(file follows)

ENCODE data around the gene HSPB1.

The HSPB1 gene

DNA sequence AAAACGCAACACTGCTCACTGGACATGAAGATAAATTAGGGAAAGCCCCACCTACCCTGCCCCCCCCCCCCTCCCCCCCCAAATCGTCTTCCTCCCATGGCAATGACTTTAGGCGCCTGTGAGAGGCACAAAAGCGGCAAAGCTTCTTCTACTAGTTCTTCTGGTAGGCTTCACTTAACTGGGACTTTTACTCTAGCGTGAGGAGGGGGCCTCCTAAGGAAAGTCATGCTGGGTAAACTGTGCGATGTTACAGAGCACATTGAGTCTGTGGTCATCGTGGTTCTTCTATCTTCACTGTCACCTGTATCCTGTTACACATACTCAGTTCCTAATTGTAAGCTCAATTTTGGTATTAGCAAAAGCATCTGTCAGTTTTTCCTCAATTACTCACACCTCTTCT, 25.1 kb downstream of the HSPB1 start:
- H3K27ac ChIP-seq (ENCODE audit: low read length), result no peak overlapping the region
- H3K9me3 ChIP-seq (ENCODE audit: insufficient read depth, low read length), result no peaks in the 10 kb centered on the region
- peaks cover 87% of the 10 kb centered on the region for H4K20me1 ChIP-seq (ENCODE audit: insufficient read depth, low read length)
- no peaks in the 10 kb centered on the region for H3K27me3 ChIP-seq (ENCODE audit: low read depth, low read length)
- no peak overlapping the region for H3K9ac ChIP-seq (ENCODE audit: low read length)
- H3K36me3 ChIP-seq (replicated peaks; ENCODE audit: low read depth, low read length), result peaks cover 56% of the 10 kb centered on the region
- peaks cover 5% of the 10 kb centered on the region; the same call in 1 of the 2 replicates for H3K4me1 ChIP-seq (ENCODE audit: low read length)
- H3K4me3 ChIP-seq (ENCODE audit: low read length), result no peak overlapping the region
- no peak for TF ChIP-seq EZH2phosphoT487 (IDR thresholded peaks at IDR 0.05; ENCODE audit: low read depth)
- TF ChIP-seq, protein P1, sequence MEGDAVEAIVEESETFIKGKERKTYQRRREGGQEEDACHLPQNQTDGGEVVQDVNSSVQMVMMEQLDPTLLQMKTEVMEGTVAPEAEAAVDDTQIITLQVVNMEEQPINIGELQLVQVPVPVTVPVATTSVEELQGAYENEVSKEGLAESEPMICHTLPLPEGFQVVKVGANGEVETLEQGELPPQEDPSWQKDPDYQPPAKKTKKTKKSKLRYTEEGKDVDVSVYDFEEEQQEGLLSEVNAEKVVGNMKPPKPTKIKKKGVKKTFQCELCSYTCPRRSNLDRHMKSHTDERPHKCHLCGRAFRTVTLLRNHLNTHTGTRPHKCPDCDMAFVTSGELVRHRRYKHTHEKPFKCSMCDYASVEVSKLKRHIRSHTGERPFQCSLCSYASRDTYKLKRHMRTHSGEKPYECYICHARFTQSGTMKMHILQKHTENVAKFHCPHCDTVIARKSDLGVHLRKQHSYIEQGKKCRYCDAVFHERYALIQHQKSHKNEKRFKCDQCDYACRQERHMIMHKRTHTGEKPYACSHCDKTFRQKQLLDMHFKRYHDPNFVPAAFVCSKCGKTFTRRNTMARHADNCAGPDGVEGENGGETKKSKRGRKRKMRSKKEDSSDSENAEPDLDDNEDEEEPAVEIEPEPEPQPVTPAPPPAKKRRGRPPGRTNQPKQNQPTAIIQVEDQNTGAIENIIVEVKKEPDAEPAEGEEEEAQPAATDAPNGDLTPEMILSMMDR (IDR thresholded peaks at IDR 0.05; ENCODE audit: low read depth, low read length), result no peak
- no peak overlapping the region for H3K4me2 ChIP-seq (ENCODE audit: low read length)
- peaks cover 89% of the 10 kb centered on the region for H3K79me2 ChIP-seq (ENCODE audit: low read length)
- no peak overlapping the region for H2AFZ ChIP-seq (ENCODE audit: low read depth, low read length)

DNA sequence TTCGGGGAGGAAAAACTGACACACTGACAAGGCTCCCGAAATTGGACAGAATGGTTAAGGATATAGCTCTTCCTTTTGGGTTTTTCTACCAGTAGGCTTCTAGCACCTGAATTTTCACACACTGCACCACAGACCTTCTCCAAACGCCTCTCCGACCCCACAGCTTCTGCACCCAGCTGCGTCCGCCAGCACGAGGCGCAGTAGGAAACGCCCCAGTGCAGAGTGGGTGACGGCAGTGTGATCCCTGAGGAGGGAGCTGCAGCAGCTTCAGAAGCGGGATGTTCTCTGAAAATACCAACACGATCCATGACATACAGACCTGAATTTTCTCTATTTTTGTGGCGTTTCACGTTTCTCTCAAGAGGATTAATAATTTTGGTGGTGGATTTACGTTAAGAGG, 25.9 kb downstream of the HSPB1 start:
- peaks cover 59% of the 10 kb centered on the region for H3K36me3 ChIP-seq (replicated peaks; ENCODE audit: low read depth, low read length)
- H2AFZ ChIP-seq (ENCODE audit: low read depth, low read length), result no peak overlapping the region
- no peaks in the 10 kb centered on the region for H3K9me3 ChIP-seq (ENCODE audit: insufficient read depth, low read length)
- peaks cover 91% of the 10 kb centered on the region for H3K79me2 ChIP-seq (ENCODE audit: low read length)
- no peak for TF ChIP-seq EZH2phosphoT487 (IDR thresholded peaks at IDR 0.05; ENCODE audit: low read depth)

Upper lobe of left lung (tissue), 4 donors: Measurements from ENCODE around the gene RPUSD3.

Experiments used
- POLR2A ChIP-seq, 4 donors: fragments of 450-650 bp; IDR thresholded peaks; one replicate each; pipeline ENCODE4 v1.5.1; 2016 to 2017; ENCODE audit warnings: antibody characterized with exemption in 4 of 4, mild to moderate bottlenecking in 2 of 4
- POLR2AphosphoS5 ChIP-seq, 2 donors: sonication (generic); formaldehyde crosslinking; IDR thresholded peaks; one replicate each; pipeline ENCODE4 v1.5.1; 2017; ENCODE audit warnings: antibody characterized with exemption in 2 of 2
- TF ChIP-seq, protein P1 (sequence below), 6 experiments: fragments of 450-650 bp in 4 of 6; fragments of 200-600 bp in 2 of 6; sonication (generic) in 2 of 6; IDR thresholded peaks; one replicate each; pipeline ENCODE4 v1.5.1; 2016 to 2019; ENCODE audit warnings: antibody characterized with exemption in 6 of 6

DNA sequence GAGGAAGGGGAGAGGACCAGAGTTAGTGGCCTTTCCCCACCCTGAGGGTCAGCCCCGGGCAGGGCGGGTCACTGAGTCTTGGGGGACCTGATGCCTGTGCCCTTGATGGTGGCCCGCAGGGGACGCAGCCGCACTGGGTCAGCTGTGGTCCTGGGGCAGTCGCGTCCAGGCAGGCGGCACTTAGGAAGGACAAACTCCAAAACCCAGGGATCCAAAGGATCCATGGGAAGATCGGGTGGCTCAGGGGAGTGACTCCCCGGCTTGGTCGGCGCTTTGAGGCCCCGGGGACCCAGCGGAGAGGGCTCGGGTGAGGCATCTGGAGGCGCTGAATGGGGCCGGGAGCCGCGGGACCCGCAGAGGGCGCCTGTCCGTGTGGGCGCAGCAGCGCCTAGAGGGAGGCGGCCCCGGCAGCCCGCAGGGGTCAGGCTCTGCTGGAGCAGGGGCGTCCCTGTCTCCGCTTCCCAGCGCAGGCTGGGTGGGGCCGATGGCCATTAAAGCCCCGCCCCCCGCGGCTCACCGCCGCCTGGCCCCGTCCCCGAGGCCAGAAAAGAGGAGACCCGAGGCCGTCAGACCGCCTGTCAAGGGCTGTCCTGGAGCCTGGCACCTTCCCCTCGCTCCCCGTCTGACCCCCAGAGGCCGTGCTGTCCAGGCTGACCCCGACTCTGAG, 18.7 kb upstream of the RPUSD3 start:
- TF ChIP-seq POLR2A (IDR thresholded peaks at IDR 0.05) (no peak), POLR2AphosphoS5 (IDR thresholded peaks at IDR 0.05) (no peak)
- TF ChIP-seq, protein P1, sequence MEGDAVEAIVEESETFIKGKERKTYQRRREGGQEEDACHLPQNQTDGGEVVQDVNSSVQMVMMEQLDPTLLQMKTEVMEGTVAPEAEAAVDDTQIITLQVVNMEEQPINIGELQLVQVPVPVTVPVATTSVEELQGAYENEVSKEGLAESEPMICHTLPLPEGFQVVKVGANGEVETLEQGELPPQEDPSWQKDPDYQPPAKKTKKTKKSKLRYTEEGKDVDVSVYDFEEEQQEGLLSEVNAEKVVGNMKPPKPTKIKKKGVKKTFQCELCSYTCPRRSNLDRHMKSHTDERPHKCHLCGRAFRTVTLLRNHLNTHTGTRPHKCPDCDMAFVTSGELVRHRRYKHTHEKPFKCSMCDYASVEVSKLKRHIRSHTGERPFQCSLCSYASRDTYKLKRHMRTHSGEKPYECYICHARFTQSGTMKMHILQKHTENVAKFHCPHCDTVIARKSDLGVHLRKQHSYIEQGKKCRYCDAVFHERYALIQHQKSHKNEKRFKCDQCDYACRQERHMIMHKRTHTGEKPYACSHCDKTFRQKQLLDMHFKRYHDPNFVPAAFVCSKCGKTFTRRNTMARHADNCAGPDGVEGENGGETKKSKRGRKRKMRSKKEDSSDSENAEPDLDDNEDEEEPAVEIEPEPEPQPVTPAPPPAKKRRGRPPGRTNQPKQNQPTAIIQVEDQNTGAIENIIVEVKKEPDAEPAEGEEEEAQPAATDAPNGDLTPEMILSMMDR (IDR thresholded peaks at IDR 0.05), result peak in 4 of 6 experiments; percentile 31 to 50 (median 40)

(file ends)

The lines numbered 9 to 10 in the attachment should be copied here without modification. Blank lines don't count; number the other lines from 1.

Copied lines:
- H3K36me3 ChIP-seq (replicated peaks; ENCODE audit: low read depth, low read length), result peaks cover 56% of the 10 kb centered on the region
- peaks cover 5% of the 10 kb centered on the region; the same call in 1 of the 2 replicates for H3K4me1 ChIP-seq (ENCODE audit: low read length)